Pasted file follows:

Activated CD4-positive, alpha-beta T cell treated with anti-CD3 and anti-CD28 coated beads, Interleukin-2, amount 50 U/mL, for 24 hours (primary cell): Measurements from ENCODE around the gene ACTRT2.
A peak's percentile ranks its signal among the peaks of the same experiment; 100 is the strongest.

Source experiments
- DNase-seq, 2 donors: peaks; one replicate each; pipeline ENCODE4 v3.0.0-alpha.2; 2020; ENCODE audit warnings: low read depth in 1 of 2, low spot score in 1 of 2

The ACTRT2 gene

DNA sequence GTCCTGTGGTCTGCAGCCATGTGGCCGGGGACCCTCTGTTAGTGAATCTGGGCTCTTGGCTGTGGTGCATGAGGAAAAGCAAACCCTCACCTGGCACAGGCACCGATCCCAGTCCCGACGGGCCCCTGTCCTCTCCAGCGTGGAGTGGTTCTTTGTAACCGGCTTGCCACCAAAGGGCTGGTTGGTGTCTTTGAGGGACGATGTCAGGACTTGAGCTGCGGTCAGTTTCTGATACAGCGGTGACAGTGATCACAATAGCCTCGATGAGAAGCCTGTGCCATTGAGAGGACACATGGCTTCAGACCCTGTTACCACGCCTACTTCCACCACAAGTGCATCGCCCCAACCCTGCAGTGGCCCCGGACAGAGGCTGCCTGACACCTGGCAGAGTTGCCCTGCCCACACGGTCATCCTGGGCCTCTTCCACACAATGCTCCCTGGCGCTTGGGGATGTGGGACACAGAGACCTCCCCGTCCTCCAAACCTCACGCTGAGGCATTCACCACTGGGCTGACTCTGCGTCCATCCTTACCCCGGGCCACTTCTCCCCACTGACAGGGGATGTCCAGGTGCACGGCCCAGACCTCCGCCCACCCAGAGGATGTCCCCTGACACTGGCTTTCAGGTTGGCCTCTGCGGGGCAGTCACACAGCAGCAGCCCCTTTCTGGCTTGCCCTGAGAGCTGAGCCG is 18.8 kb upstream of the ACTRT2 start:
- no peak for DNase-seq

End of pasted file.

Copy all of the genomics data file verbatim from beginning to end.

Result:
Activated CD4-positive, alpha-beta T cell treated with anti-CD3 and anti-CD28 coated beads, Interleukin-2, amount 50 U/mL, for 24 hours (primary cell): Measurements from ENCODE around the gene ACTRT2.
A peak's percentile ranks its signal among the peaks of the same experiment; 100 is the strongest.

Source experiments
- DNase-seq, 2 donors: peaks; one replicate each; pipeline ENCODE4 v3.0.0-alpha.2; 2020; ENCODE audit warnings: low read depth in 1 of 2, low spot score in 1 of 2

The ACTRT2 gene

DNA sequence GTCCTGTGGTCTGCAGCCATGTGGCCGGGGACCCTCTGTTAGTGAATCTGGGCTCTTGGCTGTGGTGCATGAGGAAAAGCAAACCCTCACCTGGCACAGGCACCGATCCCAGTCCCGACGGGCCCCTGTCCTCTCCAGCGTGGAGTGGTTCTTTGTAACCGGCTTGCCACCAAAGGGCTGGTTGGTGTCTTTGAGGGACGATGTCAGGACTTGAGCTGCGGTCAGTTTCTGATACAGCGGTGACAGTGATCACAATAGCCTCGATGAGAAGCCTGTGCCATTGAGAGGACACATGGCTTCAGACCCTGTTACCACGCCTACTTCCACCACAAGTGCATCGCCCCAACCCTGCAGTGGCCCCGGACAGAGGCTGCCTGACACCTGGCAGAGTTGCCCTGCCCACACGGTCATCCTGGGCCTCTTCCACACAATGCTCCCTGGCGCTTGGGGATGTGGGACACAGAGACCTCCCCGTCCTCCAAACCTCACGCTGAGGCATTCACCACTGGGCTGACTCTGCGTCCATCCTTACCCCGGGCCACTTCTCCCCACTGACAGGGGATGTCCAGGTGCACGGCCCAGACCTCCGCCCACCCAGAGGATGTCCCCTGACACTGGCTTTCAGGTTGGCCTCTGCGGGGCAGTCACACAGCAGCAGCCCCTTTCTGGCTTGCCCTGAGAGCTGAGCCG is 18.8 kb upstream of the ACTRT2 start:
- no peak for DNase-seq